by Sheryl Marlar

Mentoring young girls to help them bloom into successful adults is close to her heart. Giving back to help others is her passion.

Bresha’ BakerTo most, these two things sound might like a full-time job—but not for Bresha’ Baker, junior political science major at the University of West Georgia. These are just some of the things she does in addition to being a full-time student.

Baker, who is from Atlanta, came to UWG because it was far enough away from home for her to have the college experience but close enough to go home. She was attracted to the diversity at UWG as well.

Going home is important to Baker, not because she’s homesick, but because she has a mentor program there. Engaging Petals serves about 25 young ladies in Atlanta schools.

“I chose to name my mentor group Engaging Petals because young girls, like flowers, need to bloom,” Baker explained. “I had the idea to start it in high school, but didn’t know how to go about it until I came to UWG.”

At UWG, Baker became part of the Girl Power Mentors, led by Tiffany Parsons, lecturer in the sociology department. With Girl Power Mentors, she goes to Villa Rica every week to mentor young girls.

Most of her work with Engaging Petals is during the summer when she has more time. She goes to summer camps every week to meet with and mentor girls.

Even with her mentoring work, Baker finds time to excel academically.

“I do make it to class,” she said.

Baker has been an Ingram Scholar every year since she was a freshman.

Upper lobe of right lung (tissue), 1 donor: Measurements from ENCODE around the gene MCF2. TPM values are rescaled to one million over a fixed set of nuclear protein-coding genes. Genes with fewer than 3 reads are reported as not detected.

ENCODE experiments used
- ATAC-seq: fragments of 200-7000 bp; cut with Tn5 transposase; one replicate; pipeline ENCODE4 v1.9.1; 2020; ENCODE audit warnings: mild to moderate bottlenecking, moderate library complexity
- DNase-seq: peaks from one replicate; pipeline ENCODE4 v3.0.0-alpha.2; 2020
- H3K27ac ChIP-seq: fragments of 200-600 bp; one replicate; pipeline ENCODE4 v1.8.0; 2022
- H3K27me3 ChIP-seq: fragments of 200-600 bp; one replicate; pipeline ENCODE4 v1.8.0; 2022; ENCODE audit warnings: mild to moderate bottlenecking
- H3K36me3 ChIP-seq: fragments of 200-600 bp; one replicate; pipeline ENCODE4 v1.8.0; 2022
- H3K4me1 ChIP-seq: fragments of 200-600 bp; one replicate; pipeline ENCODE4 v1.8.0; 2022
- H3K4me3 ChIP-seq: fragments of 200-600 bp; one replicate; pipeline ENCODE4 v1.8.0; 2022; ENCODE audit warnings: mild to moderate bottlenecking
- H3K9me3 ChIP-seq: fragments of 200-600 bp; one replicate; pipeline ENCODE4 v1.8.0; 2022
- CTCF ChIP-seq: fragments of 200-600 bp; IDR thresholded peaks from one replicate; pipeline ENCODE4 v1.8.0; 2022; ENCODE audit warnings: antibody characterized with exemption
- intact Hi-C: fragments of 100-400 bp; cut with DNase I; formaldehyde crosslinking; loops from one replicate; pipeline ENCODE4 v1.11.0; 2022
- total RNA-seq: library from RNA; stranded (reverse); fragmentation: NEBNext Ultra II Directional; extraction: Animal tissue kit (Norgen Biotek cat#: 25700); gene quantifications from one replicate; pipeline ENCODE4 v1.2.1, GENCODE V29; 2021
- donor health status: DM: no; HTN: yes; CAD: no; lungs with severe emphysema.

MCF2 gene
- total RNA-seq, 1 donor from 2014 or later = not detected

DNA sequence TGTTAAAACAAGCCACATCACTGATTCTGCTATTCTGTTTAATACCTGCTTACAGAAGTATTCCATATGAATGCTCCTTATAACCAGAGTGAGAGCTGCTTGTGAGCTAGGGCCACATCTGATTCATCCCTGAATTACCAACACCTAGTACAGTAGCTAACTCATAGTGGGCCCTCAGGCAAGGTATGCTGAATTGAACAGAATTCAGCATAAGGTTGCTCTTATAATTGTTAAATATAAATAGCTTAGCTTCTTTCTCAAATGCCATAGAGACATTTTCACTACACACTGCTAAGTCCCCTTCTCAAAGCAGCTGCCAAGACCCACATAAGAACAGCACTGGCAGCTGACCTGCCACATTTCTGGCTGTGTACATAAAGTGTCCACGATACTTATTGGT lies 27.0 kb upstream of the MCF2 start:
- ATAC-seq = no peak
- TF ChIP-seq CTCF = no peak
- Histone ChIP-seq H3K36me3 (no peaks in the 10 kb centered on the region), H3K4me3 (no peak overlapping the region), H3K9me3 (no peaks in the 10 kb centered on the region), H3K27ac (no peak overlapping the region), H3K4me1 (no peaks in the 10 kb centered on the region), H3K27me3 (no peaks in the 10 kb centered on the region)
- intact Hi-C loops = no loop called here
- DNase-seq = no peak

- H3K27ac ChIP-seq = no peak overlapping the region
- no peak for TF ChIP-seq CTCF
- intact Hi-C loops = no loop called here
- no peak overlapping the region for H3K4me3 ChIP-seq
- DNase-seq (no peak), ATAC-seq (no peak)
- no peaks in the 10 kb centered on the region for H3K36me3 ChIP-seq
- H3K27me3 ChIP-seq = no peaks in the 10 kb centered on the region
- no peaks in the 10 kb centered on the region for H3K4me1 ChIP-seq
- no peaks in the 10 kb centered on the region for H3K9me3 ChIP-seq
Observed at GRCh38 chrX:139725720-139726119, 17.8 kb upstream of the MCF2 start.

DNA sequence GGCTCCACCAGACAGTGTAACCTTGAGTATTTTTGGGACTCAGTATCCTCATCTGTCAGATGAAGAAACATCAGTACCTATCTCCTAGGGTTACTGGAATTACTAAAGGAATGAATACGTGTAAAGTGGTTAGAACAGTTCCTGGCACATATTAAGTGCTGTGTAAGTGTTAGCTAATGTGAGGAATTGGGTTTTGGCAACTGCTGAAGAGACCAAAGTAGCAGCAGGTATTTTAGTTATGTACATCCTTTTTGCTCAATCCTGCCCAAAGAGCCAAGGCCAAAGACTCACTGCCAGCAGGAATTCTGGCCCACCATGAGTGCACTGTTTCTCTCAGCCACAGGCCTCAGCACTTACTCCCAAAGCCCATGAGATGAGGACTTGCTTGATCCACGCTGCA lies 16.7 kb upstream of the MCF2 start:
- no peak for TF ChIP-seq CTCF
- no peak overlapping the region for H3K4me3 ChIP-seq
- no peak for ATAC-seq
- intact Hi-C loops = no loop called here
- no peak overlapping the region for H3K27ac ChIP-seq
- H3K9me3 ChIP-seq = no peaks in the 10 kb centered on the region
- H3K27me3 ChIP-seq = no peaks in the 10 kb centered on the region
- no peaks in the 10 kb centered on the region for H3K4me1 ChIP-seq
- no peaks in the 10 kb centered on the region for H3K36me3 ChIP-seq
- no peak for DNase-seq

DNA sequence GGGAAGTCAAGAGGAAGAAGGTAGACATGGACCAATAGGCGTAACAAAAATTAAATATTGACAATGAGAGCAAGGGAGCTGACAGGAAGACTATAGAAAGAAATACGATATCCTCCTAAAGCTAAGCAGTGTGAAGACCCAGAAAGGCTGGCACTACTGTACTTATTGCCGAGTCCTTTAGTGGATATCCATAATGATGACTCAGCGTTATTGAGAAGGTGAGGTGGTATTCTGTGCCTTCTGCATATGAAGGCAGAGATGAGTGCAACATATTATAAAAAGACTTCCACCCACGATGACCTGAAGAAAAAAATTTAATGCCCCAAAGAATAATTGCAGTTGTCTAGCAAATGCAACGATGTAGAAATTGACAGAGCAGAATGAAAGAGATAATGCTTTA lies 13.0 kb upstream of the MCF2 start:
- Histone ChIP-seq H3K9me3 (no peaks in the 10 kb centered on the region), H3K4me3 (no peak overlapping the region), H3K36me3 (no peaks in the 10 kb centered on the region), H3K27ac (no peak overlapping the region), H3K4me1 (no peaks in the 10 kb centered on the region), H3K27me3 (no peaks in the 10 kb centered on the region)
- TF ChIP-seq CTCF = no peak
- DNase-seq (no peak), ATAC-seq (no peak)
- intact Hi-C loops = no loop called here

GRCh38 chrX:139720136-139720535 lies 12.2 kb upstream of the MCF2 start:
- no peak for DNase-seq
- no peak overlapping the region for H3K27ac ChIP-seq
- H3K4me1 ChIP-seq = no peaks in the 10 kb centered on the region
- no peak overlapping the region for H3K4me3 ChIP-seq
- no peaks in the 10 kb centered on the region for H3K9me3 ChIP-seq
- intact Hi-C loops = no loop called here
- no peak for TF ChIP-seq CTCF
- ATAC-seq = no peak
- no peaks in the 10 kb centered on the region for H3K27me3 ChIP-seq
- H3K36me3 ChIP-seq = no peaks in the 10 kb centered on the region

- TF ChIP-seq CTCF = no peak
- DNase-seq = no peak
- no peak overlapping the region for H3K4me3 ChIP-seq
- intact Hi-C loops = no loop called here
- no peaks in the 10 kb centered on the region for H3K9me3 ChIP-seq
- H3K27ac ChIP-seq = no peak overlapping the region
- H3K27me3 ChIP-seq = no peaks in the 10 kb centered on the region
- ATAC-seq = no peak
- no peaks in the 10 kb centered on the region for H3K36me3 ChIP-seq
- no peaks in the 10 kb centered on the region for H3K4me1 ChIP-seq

“My favorite classes here have been with Dr. Kathie Barrett,” Baker explained. “I love Dr. Barrett. She’s amazing–she’s been my mentor and helped me transition to my business side. She leads me in the right direction for my life.”

In the spring of 2017, Baker took Barrett’s Human Rights Advocacy, a class focused on human rights and how to be active in protecting those rights.

For a class project, Baker chose to raise awareness and provide aid to the people in Liberia.

“They lack infrastructure, and basic food needs there go unmet,” Baker said.

As president of the UWG chapter of the National Society of Collegiate Scholars, Baker brought in the chapter to assist and partnered with the African Student Association.

“I wanted to make it campus wide,” she explained.

They hosted table events on campus to collect canned good and donations. Together they raised $600.

“$600 in American money converts to even more in Liberia,” Baker added. “In the end, my grade on the project didn’t matter because the outcome was so much better as we were able to help people in Liberia and raise awareness.”

Baker’s concentration is in pre-law because she wants to go to law school. But she wants to get her Master in Public Administration first.

“I plan to get my MPA at UWG,” Baker concluded. “I want to work in the public sector so I can give back. I’m comfortable here, and I know UWG will lead me in the right direction. I have other options, but why would I want to go anywhere else?”

Posted on October 26, 2017